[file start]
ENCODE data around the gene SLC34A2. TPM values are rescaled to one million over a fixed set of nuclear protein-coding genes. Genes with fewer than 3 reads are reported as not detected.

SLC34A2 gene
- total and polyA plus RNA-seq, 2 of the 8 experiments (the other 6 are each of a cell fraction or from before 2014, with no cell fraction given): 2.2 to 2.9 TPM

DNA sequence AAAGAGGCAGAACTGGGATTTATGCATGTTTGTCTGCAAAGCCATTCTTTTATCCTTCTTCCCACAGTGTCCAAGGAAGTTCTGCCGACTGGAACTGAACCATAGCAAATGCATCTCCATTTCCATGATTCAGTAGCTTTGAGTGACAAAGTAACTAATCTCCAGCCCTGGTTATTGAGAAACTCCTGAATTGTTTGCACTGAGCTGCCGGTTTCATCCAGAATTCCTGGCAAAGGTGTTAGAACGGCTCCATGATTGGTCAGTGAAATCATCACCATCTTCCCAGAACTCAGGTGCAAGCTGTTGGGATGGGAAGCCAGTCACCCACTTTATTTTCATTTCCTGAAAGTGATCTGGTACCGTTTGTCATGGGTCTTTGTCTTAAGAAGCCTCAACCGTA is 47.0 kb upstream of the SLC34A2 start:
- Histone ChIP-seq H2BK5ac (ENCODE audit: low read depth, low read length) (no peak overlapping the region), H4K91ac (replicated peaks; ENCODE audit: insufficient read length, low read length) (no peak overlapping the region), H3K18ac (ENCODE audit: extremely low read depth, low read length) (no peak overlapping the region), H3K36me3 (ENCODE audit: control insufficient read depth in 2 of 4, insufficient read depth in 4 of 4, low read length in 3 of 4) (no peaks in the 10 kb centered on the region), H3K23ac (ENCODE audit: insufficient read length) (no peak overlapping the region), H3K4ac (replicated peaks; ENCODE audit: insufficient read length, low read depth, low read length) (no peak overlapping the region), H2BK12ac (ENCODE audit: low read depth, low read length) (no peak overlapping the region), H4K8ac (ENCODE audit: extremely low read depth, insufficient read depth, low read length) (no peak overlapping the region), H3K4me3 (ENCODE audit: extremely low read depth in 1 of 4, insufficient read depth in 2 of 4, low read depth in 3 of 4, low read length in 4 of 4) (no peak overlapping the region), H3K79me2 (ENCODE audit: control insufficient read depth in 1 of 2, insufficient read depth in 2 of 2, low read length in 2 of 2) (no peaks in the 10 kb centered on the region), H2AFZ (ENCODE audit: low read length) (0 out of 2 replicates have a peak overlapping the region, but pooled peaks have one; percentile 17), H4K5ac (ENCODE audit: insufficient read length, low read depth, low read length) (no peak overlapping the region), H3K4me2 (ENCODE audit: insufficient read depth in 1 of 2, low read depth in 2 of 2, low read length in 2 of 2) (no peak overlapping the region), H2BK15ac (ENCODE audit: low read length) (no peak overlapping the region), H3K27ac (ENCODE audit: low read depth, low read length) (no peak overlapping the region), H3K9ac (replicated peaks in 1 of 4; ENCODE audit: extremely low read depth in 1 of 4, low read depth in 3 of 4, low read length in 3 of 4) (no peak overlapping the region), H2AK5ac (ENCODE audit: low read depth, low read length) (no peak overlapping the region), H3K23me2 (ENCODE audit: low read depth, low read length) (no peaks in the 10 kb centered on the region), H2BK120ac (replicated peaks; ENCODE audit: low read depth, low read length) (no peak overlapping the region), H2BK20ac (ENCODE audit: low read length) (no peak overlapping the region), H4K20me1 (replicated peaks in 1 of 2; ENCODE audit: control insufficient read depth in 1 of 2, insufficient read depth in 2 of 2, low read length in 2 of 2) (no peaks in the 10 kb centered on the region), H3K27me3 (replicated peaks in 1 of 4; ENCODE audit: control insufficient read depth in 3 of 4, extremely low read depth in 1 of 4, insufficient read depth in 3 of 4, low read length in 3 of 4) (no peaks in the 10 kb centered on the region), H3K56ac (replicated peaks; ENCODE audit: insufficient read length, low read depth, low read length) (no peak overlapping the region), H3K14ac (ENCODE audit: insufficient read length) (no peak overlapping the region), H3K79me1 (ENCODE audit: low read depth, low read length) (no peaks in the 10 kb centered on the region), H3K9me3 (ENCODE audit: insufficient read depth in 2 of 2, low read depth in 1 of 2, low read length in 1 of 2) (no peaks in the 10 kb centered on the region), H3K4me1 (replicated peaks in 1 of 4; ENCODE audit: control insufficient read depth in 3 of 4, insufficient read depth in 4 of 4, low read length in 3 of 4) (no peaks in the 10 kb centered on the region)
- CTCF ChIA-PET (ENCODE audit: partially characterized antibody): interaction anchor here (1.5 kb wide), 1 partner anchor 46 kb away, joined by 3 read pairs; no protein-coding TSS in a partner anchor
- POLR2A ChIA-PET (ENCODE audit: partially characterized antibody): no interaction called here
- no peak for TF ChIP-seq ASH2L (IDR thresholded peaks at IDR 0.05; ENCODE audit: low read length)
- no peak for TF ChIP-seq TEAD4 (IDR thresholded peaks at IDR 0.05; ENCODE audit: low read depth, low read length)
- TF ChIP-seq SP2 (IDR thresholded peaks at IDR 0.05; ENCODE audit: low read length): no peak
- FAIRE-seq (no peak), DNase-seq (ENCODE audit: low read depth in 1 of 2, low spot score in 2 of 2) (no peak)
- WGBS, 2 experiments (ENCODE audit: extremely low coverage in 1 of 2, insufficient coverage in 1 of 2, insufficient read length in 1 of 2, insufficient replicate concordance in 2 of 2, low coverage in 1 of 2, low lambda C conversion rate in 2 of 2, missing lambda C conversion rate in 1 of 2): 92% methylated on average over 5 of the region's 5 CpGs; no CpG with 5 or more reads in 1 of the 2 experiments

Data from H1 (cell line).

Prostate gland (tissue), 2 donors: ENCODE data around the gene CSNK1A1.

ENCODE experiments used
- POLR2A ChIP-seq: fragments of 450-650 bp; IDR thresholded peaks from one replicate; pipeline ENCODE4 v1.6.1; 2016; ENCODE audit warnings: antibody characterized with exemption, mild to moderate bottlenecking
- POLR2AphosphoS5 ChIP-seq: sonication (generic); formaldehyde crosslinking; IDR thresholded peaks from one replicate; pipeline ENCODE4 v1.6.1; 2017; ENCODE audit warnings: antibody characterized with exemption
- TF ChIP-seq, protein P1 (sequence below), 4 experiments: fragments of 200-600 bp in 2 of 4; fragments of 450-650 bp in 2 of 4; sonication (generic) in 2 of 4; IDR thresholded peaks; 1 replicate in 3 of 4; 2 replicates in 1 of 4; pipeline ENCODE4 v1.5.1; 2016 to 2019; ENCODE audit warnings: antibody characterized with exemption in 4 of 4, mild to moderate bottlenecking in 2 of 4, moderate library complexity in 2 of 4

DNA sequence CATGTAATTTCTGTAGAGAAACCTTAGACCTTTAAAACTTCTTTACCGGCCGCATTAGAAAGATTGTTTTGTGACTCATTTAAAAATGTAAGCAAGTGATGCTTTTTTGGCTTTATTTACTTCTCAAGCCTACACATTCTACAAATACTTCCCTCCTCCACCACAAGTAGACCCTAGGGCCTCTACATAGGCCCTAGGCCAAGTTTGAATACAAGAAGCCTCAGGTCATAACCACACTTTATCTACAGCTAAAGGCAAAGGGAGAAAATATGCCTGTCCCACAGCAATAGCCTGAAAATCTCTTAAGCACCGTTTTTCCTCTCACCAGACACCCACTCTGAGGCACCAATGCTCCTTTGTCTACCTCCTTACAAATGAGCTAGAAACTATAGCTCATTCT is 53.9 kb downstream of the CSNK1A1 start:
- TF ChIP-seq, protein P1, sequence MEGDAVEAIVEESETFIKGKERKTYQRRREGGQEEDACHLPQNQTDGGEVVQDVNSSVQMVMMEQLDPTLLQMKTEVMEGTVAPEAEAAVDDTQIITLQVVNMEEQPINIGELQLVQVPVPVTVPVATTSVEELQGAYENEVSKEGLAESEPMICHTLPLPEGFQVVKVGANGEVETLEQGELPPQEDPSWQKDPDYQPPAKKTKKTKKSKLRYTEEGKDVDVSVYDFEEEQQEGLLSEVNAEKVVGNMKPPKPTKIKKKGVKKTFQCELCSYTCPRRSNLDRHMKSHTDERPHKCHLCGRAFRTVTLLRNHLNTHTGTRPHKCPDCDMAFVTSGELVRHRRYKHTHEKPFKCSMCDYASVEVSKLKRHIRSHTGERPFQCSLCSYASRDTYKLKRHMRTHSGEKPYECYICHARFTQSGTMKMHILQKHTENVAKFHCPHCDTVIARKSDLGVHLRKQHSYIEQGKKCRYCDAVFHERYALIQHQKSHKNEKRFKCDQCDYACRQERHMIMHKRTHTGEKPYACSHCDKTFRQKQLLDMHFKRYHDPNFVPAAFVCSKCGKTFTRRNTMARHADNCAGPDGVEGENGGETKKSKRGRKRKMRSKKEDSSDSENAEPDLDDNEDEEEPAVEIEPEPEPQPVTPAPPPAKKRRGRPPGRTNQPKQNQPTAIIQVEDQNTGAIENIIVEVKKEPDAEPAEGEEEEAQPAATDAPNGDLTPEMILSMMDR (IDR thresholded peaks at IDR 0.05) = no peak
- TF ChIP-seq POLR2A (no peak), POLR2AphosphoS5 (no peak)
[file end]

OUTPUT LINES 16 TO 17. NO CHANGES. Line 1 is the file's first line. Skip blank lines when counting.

- POLR2A ChIP-seq: fragments of 450-650 bp; IDR thresholded peaks from one replicate; pipeline ENCODE4 v1.6.1; 2016; ENCODE audit warnings: antibody characterized with exemption, mild to moderate bottlenecking
- POLR2AphosphoS5 ChIP-seq: sonication (generic); formaldehyde crosslinking; IDR thresholded peaks from one replicate; pipeline ENCODE4 v1.6.1; 2017; ENCODE audit warnings: antibody characterized with exemption